Views of the Water

One of the things that struck me this week was that for over a hundred years Brooklyn was a community that depended on the waterfront where very few people could actually see the water. The view has traditionally been an instrument of power and plays a large role in plans to develop in the future

The Past: The view as power or lack thereof

Interestingly, being able to see the water marked you as probably either among the most or the least powerful figures in Brooklyn society for the last hundred years. The merchants of old Brooklyn Heights built there houses in areas where they could observe ships approaching the harbor. There houses then and now are among the most expensive and sought after housing in the area.

As the economy grew more complex and and buildings became larger, the view from the top of the buildings was the view from the top of society as well.

Ironically, the other group that had the greatest access to the view of the water were the workers on the docks, arguably the weakest members of society. For everyone else, the view was something gained informally or commercially. Informally through accidental gaps in the wall of buildings that flanked the river.

Commercially, the relatively isolated outpost of Coney Island became available to the mass of people. Individuals who lived within blocks of the water traveled up to an hour to actually see it.

In contemporary Brooklyn, the view of the water has become more consciously recognized as being valuable. Public authorities have begun to incorporate the view into urban planning through instruments such as the Brooklyn Promenade and the Brooklyn Bridge Park.

However, older traditions of control by wealth and subversion through informal means continue. New residential developments sell views and access to the water to those who can afford it.

Others though slip through the cracks to use the water for their own purposes.

Older traditions of workers enjoying the view also continue.

And the birds can also dig it.

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Cat in Box

image

I took this picture before I left Houston. I call it Cat in Box. It symbolizes mankinds eternal struggle between freedom and security. Here Man, represented by the cat, rests in a place of security, represented by the box, but is intrigued by the chaos of the world outside the box. The work brings out many questions. Is the box a home or a cage? What is the difference? What is freedom? Am I a pretty cat?

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There’s an App for That!

I’m sending this post from my badass phone.

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Cupcakes

I had a peanut butter and jelly cupcake for lunch today. Peanut butter, jelly and cupcakes are an excellent combination.

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Atlas Shrugged Episode One

Just saw On the Waterfront yesterday. It was a great film. It was a tragic story of the how the proles brought down Uberman Johnny Friendly. Friendly, born a prole himself, climbed out of the sewer by shedding his sentimentality and weakness and taking control of his own destiny. He imposed his will on the proles, who of course resented his strength. They rationalized their weakness through sentimentality and appeals to “morality” and Gods that don’t exist. Normally this allowed them to sulk in their inferior position, but it allowed them to be driven like the cattle they are by other Ubermen. Their contemptibilty was illustrated by the protagonist, Terry Malloy. He attempted to become an Uberman himself, but was weak and easily manipulated. This allowed him to be exploited by the preist, Father Berry, and the female protagonist Edie Doyle. Friendly, being an Uberman, moved to crush Terry before he became a threat. His underling Charley Malloy, however, allowed his sentimentality towards his brother to weaken his resolve, leading to his destruction. Stronger figures than pulled Terry’s strings to move against Friendly. This precipitated the final struggle between Terry and Friendly. Friendly in a moment of weakness agreed to fight Terry man to man as a concession to working class morality. Friendly, being a true Uberman however, quickly recovered and sent in his goons to crush Terry and leave him as an example to others. Unfortunately for Friendly, the true Uberman, the capitalist overlords who really ran the waterfront, manipulated Terry to serve as a rallying point for the proles against Friendly, leading to his destruction. Friendly’s downfall left him, however, as one of the great tragic heroes in the pantheon of literature, right up there with Creon from Antigone and, of course, Benito Mussolini.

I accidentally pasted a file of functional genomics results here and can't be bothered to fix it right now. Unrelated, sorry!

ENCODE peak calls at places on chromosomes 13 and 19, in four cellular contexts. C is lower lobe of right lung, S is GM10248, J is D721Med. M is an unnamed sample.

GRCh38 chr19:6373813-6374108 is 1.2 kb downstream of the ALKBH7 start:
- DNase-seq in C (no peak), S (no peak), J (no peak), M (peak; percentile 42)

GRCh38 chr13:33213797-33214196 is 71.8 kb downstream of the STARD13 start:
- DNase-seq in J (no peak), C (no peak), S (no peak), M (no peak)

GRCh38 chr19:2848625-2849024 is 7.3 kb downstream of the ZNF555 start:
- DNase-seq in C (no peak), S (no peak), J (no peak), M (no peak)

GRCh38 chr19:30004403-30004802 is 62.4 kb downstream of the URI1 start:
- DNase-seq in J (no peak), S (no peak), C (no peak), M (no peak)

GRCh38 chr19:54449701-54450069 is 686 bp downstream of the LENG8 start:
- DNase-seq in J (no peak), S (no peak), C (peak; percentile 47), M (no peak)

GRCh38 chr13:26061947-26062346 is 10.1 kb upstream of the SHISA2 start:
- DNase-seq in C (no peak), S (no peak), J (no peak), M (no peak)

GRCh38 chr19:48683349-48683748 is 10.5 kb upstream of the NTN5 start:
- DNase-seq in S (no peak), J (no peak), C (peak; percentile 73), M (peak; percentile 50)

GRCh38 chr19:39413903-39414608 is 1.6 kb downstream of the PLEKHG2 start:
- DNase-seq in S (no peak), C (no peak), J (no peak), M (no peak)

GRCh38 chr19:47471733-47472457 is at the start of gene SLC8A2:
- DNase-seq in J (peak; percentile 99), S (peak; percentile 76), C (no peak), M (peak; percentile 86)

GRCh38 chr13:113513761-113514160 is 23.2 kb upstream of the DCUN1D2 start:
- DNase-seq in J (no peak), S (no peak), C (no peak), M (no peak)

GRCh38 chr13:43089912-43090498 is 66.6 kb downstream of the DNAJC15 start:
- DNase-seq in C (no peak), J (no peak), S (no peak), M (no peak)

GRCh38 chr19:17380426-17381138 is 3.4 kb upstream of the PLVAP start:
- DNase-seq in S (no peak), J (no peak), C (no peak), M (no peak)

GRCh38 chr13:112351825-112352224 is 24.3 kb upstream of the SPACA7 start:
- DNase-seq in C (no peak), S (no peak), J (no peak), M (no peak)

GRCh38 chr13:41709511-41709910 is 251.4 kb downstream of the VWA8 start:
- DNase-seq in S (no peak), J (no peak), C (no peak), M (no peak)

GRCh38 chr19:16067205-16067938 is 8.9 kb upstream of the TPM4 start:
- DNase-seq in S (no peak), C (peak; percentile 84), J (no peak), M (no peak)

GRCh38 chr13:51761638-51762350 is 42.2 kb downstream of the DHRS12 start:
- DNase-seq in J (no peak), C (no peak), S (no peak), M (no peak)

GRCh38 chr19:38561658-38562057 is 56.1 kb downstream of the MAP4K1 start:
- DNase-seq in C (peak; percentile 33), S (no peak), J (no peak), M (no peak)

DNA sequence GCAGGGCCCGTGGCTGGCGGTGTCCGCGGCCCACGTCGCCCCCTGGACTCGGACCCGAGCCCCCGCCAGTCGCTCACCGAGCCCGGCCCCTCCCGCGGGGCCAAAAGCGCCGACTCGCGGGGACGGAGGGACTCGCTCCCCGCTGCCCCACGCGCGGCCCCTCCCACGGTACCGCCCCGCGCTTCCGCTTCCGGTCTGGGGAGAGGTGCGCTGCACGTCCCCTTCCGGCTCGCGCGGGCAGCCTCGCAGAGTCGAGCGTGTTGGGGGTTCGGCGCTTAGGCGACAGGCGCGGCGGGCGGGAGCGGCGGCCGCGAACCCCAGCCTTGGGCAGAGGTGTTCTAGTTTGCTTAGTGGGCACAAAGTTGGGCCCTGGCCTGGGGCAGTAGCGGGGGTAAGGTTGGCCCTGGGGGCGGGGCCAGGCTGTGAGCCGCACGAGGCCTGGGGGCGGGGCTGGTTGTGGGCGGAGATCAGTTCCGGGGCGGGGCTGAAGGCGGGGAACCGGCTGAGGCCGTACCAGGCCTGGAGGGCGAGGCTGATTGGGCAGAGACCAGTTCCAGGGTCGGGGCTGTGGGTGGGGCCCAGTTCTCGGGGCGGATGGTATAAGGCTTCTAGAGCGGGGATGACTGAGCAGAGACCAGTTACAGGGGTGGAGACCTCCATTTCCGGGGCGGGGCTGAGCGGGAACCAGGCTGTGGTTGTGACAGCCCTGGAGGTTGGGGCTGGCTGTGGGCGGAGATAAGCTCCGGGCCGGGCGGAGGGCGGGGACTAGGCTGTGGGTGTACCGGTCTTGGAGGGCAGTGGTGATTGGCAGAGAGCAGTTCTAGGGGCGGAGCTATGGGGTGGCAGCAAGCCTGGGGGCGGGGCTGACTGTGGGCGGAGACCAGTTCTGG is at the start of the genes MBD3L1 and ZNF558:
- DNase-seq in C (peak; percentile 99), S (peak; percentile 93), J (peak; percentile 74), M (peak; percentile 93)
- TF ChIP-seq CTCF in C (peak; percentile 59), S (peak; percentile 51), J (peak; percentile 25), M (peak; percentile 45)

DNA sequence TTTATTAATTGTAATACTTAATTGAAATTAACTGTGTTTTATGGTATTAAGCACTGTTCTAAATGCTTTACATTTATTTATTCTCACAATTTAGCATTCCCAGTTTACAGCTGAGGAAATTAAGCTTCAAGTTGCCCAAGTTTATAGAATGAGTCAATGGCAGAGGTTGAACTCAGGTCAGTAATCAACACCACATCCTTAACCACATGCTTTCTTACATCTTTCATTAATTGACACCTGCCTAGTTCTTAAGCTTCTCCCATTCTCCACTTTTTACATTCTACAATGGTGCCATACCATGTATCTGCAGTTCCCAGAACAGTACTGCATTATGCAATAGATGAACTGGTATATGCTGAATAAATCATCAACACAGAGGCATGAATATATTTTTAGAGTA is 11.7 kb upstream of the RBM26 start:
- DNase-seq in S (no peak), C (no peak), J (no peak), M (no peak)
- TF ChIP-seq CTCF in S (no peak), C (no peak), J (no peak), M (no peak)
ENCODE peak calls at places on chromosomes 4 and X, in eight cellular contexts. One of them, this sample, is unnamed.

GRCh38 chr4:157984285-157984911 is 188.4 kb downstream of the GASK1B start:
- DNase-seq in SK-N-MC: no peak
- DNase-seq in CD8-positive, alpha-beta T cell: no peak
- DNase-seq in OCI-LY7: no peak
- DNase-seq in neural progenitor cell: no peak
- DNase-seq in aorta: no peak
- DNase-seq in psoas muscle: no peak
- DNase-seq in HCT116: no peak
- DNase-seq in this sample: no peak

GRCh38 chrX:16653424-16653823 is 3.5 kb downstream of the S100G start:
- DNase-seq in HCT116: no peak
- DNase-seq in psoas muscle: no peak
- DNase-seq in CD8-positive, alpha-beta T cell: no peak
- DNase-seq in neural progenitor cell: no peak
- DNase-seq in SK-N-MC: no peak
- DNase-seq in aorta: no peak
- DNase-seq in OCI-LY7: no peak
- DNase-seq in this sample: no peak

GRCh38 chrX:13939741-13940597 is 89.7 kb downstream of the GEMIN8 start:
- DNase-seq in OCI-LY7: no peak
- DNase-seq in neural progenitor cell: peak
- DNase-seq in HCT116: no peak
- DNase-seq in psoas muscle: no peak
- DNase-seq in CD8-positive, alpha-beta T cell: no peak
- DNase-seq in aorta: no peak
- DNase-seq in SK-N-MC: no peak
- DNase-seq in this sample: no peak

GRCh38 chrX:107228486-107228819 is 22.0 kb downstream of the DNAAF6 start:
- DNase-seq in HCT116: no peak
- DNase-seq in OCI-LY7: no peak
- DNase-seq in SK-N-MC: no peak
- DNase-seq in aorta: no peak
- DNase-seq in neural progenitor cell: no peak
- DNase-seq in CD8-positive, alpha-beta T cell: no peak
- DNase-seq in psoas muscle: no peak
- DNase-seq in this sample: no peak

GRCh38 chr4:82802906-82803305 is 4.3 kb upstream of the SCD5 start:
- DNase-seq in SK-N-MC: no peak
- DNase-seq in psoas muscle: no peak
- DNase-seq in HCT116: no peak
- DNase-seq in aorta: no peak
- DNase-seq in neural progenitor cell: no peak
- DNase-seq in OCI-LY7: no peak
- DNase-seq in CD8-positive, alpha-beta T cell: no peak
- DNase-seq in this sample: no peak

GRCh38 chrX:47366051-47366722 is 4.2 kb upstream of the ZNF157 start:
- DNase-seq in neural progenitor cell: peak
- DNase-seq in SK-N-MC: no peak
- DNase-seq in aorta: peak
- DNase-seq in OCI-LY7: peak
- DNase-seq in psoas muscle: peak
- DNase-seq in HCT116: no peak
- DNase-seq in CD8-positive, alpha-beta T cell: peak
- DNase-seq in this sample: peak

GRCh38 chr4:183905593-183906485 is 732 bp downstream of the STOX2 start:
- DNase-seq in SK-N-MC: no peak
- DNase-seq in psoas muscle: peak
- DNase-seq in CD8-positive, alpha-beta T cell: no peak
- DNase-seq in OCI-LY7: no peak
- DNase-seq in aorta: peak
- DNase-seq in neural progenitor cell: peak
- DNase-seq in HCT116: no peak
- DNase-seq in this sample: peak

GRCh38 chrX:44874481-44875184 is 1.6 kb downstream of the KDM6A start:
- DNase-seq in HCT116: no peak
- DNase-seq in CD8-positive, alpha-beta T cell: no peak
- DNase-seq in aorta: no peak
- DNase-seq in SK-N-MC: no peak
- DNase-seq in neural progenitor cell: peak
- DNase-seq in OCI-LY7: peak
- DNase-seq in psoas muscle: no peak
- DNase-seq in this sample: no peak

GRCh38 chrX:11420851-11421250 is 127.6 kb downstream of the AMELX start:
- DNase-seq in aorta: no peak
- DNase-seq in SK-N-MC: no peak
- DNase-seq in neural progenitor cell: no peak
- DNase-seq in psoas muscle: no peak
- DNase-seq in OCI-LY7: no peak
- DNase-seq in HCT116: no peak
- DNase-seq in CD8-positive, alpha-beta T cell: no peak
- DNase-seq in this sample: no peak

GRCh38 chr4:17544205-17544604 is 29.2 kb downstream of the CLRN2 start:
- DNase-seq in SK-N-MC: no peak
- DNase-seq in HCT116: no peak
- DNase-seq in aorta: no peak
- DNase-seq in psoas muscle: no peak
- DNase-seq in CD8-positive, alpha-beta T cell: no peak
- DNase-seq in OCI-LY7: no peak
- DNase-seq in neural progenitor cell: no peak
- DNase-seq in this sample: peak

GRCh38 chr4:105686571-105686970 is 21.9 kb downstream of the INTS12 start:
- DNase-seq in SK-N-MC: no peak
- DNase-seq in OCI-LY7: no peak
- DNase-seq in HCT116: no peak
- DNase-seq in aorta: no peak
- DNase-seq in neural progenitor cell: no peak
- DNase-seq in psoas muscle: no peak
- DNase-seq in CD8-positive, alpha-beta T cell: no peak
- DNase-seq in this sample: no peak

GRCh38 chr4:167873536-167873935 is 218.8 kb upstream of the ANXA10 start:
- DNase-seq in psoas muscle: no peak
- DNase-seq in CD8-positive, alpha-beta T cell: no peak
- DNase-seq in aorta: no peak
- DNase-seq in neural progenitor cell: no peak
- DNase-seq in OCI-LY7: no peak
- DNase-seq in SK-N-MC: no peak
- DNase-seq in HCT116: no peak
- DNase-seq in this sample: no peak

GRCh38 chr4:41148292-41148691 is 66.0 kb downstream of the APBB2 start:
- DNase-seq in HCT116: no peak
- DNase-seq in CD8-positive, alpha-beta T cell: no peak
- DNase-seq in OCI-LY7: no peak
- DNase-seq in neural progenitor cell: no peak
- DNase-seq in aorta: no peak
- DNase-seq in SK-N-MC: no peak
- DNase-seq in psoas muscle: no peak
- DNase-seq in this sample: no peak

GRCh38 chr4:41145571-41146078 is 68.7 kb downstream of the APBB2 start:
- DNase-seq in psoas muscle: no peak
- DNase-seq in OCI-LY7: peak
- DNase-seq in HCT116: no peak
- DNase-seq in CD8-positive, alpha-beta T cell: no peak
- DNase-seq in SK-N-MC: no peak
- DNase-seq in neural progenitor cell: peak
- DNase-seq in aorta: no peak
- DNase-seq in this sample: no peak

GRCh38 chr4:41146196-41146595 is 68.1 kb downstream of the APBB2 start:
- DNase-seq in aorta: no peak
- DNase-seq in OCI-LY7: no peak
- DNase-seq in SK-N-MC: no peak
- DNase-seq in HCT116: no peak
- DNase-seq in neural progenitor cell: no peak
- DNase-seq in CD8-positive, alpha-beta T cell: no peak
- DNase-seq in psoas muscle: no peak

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I rock

I just figured out how to work this damn thing. I rock!

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Hello world!

Welcome to WordPress.com. This is your first post. Edit or delete it and start blogging!

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